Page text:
Rebooting Air Mozilla: Bugzilla, Blog-Posts & Babysteps

Richard Milewski

1

As many Mozillians know, we’ve begun work on rebooting Air Mozilla, our streaming video service. Most of the early changes are under the hood, but I wanted to let you know about a few small improvements we have in place already.

There’s a web-based event scheduling system in the works for later this year, but until that’s up and running we’ve revised the brownbag request form linked from intranet wiki.  It now lets you book a time-slot in any of the Mozilla community spaces (e.g. 10 Forward, SFO Commons or TOR Commons)  If  you’re planning on holding an event in one of the community spaces, using this form will ensure the space gets reserved.  You should use it even if your event isn’t a brownbag and whether or not you plan to stream the event over Air Mozilla.  The Air Mozilla team will make sure your event makes it to the relevant Zimbra calendar for the space.

In Bugzilla, there’s is a new shared search called AirMo Events that will show you what’s on our upcoming schedule.  You can get to that by clicking on the “Preferences” link at the top of the page and then selecting the Saved Searches tab.  Click on the “Summary” column title to sort the list in date order.

The biggest visible change so far is that we’ve revised the Air Mozilla workflow for public events.  Within half an hour of the end of your event, we’ll add a comment to the bug you filed to schedule the event  It will contain two links. The first is a link to a downloadable flash recording of the video.  Currently that recording is a .f4v file, which is H.264 video in a Flash container.   We don’t like closed video formats any more than anyone else at Mozilla, but live-streaming an open format at scale is still a problem. Until we can qualify a CDN that can reliably do live streaming WebM we’re stuck with Flash.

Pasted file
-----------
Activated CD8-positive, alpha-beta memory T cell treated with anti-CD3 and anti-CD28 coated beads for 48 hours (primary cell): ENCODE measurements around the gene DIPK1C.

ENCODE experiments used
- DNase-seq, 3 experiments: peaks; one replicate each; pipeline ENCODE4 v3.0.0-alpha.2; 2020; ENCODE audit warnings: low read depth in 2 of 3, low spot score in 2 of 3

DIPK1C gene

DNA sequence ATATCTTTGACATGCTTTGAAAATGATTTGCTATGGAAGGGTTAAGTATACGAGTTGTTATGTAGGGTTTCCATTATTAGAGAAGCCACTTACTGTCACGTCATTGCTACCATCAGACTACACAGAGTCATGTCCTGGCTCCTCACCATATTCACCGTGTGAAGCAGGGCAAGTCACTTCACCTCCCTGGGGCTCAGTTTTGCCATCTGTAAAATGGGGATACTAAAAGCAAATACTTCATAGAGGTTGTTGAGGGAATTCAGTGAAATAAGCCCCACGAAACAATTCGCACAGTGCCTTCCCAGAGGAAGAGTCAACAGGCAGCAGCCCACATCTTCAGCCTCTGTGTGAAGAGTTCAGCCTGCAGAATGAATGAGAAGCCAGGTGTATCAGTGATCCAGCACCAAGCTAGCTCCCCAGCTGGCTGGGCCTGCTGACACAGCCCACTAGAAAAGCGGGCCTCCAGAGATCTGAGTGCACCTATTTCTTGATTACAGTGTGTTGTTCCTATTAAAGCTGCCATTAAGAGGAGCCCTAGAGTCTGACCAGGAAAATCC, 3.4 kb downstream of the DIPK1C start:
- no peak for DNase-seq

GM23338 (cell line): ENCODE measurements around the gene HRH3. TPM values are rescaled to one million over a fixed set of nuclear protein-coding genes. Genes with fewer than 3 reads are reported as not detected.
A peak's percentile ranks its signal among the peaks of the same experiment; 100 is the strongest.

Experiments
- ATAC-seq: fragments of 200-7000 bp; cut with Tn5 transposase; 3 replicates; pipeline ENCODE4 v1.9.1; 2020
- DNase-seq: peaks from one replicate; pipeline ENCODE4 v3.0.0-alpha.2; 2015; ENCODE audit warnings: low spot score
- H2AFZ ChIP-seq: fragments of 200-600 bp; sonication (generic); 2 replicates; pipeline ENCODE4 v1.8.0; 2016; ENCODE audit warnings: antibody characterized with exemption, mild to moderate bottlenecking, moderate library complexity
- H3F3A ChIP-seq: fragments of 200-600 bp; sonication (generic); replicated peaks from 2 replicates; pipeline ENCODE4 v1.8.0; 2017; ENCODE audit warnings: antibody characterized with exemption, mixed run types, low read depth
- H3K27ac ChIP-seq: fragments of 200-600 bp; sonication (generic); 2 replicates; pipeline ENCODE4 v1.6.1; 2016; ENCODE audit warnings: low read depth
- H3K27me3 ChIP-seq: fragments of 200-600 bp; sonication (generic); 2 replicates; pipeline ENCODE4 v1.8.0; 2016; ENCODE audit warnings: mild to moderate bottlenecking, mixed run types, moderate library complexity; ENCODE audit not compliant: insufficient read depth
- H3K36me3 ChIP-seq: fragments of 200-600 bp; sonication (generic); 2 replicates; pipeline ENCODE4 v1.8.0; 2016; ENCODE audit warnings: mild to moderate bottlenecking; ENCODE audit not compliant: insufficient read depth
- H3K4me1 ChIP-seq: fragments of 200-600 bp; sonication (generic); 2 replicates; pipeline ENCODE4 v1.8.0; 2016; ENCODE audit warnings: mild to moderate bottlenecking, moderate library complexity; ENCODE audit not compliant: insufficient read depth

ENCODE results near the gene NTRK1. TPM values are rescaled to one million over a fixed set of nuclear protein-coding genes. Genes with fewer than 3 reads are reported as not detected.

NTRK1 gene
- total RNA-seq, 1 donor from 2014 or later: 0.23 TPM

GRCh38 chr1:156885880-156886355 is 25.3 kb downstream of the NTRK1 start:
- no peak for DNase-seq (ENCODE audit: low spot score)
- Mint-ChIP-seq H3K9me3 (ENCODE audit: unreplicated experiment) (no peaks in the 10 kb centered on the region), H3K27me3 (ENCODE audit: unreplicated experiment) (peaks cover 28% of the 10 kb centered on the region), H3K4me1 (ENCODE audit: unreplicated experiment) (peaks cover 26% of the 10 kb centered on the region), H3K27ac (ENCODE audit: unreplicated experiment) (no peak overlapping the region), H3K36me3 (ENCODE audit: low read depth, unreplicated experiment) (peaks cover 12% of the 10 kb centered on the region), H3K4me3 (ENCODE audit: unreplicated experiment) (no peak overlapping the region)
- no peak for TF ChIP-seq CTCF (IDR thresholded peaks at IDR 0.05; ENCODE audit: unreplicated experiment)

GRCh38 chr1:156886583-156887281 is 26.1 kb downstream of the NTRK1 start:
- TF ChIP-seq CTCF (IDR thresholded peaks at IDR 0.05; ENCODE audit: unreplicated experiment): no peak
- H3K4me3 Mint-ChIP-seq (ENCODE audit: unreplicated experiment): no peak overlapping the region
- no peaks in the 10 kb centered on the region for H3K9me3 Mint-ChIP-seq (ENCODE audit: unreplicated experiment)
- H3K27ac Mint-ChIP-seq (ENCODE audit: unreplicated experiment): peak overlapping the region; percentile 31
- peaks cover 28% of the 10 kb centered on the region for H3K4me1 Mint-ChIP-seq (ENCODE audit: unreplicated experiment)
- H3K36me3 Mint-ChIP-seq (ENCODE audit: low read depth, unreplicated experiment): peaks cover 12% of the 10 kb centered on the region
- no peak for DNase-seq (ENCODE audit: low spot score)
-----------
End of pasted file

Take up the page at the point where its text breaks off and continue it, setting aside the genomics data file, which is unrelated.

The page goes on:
The second link is a Vid.ly short link.  That links to a page that will auto-detect your device and connection speed and stream the correct format at an appropriate data rate. This works even for iOS devices.  The Vid.ly conversion can take an hour or more, so the link will not be live until the conversion process has finished.

You don’t need an embedded player to  include an Air Mozilla video in a blog post or web page.

The Vid.ly short link in the last comment of your bug is of the form http://vid.ly/xyzzy.  The string “xyzzy” is the stream identifier.

Add the following html to your post or page, substituting your video’s stream identifier for “xyzzy” in the example:

<iframe frameborder="0" width="640" height="360" name="vidly-frame"
        src="http://s.vid.ly/embeded.html?link=xyzzy&autoplay=false">
    <a target="_blank" href="http://vid.ly/xyzzy">
    <img src="http://cf.cdn.vid.ly/xyzzy/poster.jpg" />
    </a>
</iframe>

And finally, one more important change to bugzilla.  We’ve added an Air Mozilla product and some appropriate components to bugzilla in the “Other Products” category.  Please use these to report any problems you have with Air Mozilla, the Vidyo teleconferencing systems, or any other audio and video related issues at Mozilla.

UPDATE:  We’ve revised the embed code above so it’s a bit simpler.  We’ve also started including the embed code in the bug comments as of April 5, 2012.

One response

  1. John Drinkwater wrote on ::

    Thank you for this article, please please encourage more Mozilla staff and contributors to use HTML5 video, as I find I bump into a higher %age of webm on the IE blog than Planet Mozilla :/